The US Supreme Court heard oral arguments in two cases Wednesday.
The first case heard Wednesday was County of Maui, Hawaii v. Hawaii Wildlife Fund. The central issue in the case is “[w]hether the Clean Water Act requires a permit when pollutants originate from a point source but are conveyed to navigable waters by a nonpoint source, such as groundwater.” The petitioner argued that permits are only required in cases where the point sources themselves are “delivering pollutants to navigable waters,” and therefore there should be no permit requirement when pollutants from point sources move into the navigable waters by a nonpoint source. The respondent argued that the Clean Water Act does not require that the pollutants be delivered “directly from a point source to navigable waters” and that a permit is required when the pollutant is from the point source.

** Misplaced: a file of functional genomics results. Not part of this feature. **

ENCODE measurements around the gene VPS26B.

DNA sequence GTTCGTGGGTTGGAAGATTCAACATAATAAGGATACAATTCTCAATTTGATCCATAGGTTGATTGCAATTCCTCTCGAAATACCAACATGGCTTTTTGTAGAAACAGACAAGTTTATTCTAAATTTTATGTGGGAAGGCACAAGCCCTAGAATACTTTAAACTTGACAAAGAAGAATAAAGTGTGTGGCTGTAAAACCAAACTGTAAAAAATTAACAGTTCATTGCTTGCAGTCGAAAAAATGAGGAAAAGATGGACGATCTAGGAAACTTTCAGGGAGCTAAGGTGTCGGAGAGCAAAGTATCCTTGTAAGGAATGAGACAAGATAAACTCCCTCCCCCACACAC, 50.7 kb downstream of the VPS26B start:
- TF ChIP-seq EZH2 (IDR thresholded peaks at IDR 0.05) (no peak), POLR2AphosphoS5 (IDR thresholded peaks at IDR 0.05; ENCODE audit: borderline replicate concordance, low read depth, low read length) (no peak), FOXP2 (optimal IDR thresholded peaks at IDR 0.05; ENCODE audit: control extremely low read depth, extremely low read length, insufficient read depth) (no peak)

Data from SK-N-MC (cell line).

The other case that the Supreme Court heard on Wednesday is Retirement Plans Committee of IBM v. Jander. The central question in the case is whether a “‘more harm than good’ pleading standard can be satisfied by generalized allegations that the harm of an inevitable disclosure of an alleged fraud generally increases over time.” The petitioner argued that the generalized allegations were insufficient because they “could be made in every case.” The respondent argued that “ESOP fiduciaries owed the same duty of prudence as every other ERISA fiduciary, except they don’t need to diversify the fund’s assets.”